Sasha Talks Tech
startup stories, trends and digital lifestyle hacks
Ten years ago, various technological capabilities were only accessible by much larger businesses. Nowadays, all it takes is an internet connection and a computer. Smaller start-ups can now get in on the action, and cloud computing is one area they should be focusing on.
The cloud can be as much as you need it to be or as little as you like. At its most basic, it can be used to backup your various files and data safely. At its most advanced, it can be used to host whole content management systems and services.
So, if you’re a start-up on a tight budget, there are a number of cloud considerations you need to make. This post will highlight some ways that cloud computing can save you money, which can only aid your start-up in the long run.
Whether you’re already on the cloud or you’re thinking about upgrading, there’s never been a better time to improve your tech. After all, more than half of U.S. businesses use cloud computing, so what’re you waiting for?
Understandably, it can be a scary endeavor for unseasoned start-ups, but it doesn’t need to be and is incredibly useful. The stats speak for themselves!
1. Securely back-up everything that’s important to you
Start-ups may not be as organised as much larger corporations, and that’s ok. You’re still finding your feet and it may take some time. That being said, you will still have a lot of precious data that you’ll need to store safely, and the cloud should be your solution.
Backing up data on-site takes time, and a lot of money. The physical data storage areas alone can cost you hundreds of dollars. And if there’s a flood, or one of them gets damaged? Say goodbye to that data. You’ll have to shell out hundreds more for data recovery and repair costs. It’s not always possible to even get the data back. Physical storage is becoming a relic of the past, and it’s easy to see why.
However, the cloud - as the name implies - isn’t technically physical. You can store near-unlimited amounts of data on an invisible server. It can be accessed, downloaded and modified at any time to boot. You can also save your data across multiple different servers, so if one goes down you have a back-up.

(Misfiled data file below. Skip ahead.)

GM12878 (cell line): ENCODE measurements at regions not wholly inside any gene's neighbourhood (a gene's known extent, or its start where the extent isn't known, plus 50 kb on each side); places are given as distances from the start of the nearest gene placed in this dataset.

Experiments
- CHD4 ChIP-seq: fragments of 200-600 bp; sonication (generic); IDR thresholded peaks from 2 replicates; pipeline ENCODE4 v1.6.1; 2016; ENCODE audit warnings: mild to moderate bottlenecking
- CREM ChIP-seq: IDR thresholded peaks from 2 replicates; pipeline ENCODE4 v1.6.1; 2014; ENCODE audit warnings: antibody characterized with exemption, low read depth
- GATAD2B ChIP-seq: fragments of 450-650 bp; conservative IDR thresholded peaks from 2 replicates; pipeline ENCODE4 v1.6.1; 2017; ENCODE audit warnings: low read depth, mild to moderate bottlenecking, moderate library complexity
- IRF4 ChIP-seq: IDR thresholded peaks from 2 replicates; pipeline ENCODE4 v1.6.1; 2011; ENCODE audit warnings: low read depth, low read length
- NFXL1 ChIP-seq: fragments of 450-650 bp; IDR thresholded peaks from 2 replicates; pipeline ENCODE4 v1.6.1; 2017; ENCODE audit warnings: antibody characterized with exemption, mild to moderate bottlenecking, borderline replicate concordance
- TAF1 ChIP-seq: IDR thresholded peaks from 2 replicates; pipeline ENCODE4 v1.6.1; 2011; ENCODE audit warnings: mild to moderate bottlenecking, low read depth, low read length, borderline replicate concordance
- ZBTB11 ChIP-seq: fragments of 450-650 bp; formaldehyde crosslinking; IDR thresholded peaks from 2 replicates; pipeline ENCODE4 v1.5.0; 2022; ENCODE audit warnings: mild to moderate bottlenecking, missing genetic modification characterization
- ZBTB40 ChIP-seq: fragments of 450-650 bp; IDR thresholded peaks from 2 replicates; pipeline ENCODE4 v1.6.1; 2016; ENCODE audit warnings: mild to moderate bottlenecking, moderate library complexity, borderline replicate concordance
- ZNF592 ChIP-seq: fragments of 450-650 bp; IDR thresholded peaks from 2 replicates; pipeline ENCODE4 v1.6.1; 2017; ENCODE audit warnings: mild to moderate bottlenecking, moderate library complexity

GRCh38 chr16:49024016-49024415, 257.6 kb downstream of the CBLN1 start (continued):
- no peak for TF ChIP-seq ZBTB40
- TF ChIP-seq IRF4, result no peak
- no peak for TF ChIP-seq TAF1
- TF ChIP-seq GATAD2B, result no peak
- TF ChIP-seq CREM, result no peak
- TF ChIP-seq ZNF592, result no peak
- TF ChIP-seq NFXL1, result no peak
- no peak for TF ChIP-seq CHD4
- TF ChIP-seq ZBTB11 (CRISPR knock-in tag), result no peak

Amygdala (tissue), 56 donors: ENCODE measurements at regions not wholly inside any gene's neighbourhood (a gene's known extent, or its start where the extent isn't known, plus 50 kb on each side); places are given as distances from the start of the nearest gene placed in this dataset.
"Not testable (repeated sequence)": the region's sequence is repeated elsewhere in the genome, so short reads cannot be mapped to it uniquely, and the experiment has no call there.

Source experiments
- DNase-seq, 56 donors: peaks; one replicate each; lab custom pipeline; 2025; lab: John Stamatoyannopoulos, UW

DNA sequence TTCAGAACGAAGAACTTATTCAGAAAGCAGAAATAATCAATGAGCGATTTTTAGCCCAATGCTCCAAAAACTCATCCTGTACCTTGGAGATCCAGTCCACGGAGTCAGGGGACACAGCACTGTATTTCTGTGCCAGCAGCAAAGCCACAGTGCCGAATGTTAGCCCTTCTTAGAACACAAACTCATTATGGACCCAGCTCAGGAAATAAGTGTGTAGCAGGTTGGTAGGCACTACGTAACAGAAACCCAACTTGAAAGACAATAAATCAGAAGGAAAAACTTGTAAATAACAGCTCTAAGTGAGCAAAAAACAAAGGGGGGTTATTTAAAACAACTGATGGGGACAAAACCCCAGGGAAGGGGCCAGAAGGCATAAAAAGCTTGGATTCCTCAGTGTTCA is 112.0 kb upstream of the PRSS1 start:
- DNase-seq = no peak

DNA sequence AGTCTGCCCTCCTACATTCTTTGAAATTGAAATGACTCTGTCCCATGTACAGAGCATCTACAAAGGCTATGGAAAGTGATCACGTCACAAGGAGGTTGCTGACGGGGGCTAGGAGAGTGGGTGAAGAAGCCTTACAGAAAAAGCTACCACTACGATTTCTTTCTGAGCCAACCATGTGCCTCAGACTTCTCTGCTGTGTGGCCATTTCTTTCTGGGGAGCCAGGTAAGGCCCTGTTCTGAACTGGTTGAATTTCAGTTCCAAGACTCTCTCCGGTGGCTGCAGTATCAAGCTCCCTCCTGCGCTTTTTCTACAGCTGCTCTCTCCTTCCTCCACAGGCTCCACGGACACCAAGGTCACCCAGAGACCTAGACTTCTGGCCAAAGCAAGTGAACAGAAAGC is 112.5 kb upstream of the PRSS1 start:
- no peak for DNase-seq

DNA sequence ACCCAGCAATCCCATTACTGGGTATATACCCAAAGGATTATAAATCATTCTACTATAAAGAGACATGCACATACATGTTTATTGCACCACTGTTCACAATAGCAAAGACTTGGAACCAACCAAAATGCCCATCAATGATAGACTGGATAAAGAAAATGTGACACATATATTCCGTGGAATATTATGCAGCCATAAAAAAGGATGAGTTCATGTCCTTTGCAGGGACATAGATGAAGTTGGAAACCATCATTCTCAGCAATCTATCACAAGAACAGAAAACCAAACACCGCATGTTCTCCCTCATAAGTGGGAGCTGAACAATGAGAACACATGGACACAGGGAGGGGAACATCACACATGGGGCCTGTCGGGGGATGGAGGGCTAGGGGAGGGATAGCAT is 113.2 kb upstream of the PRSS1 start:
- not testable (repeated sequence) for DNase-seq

Since there’s nothing that can be physically destroyed, there’s no risk of equipment being harmed. You’ll save on maintenance costs and won’t have to worry about local data being stored unsafely.
2. Can take a load off your resource management
If you’re running a business, no matter the size, you’ll have a large workload. From managing staff to designing products to marketing, the work never ends. If you’re running your own dedicated server in-house, this workload is increased tenfold. So why not use the cloud to ease some of the stress?
The server will be located off-site and handled by an external prover, like PaaSProvider.com This means your operating system, server hardware and network infrastructure are also taken care of by someone else. You’re now free to focus on the day-to-day running of your business and the development of your service or product. Win/win!
Because you’ll have one less worry, you’ll be able to pour all your energy into the money-making aspects of your business. In the long-run, you can potentially see an increase in profits due to the ease of which the cloud runs.
Additionally, cloud computing allows for easier growth. You can’t always anticipate the amount of resources your start-up will need, and cloud computing allows you to scale up. If you suddenly realise you need to work with somebody in a remote location, you can both collaborate from a secure, cloud-based server.
The flexibility of which you can grow and adapt is a valuable asset, especially with the unpredictable nature of business running.
3. Ease of access and more collaborative possibilities
Cloud computing doesn’t have to be complex, and this is a fine example of that notion. If you and your team aren’t based in the same location, the cloud can offer you a way to all still work together easily.
A basic example of this is cloud-based software, such as Google Docs. You and your team can all view and edit files without sharing emails or long correspondences. All your team needs is an internet connection and a web browser, and you can be working together within minutes.
More and more businesses are relying on remote employees, and the cloud is an efficient way for you to do so. You can share information quickly and in just as much detail as you could physically. Some cloud platforms even come with advanced video and audio capabilities, so you can hold video conferences.
TECH TALK BLOG
Startup stories, tech trends, and apps curated by Tech Blogger and Digital Lifestyle Host Sasha Horne.
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